Resilience is the
strong ability to cope during times of depravation,
adversity, or stress. Resilience is the ability to get
through the high stress periods of change and come out
on the other side with a strong sense of well-being.
Before you get to the point of tying a knot at the end
of your rope, identify and work on the following
characteristics of resilience.
of thought and action, without fear or reluctance to
rely on others. When you are doing right in
God's eyesnot your own or others', you should have an
independence surpassing all else. In 2 Timothy 1:7, note
that God does not give a spirit of fear.
ability to give and take in one's interaction with
others. You live in a world with others. You
work with others. Look at the model of Jesus. He was
around people in many informal situations.
network of friends, including one or more confidants.
These need not be many. A few good friends can mean much
to your stress level. Just knowing they are there to
talk with you, to discuss your difficulties, may provide
just the support you need.
A high level of
personal discipline and sense of responsibility.
Commit yourself to read the Bible every day. Read in the
Psalms. Read Romans. Read and reread Scriptures of
encouragement, for example Psalm 37 and Jeremiah 29,
especially verse 11.
development of special gifts and talents.
Reidentify one of your spiritual gifts. Write down how
that gift helps your present place of ministry. What
would happen if you developed that gift more fully?
A willingness to dream. Slow down long
enough to dream. Look out the window. Go for a walk and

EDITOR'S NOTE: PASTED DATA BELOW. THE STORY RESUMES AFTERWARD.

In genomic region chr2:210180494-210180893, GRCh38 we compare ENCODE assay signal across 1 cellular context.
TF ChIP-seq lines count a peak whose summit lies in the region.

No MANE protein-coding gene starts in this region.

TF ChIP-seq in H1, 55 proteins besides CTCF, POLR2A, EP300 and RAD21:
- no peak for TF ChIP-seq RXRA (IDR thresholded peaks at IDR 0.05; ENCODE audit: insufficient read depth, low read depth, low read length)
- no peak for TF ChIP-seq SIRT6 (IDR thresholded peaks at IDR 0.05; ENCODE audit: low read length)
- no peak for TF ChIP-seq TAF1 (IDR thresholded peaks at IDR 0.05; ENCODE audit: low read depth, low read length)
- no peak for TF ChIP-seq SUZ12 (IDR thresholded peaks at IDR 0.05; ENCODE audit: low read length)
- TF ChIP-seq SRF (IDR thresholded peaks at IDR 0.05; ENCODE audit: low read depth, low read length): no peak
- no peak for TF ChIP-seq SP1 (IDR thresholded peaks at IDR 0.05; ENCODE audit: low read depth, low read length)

imagine new ways. Dream of something that has absolutely
nothing to do with a current program or ministry where
A wide range of interests.
The sheer accomplishment of even a small task helps
boost your spirits. So whether it's gardening, fishing,
collecting, woodworking, hiking, drawing, sketching, or
any other type of hobby, take time to enjoy it. It will
be good for you and others.
one's own feelings and those of others and the ability
to communicate feelings appropriately. Learn
to deal with four general emotions. "To deal with" does
not mean to hide or suppress, rather learn to express
these emotions appropriately. The emotions are glad,
sad, mad, and scared. (See 35. "How to Nurture Emotional
Well-being" for more on these four emotions.)
Focus, a commitment to life, and a philosophical
framework. Maintaining your focus within
personal experiences can help you interpret life with
meaning and hope, even at life's seemingly hopeless
moments. As a minister, what is your commitment to life?
What is the philosophy from which you work? If you
grasp, really know, your own commitment and philosophy,
you will be steps ahead when you must make difficult
decisions. Maintaining your focus will help you through
times when hope is distant.
Take time to
write down your commitment. Complete each of the
following in the order presented:
commitment to God is
2. My commitment to my family
3. My commitment to my work is
Tommy Yessick, Minister's Wellness, Recreation and
Sports Ministry Specialist, Ministry Team Leadership
Department, LifeWay Church Resources, Nashville,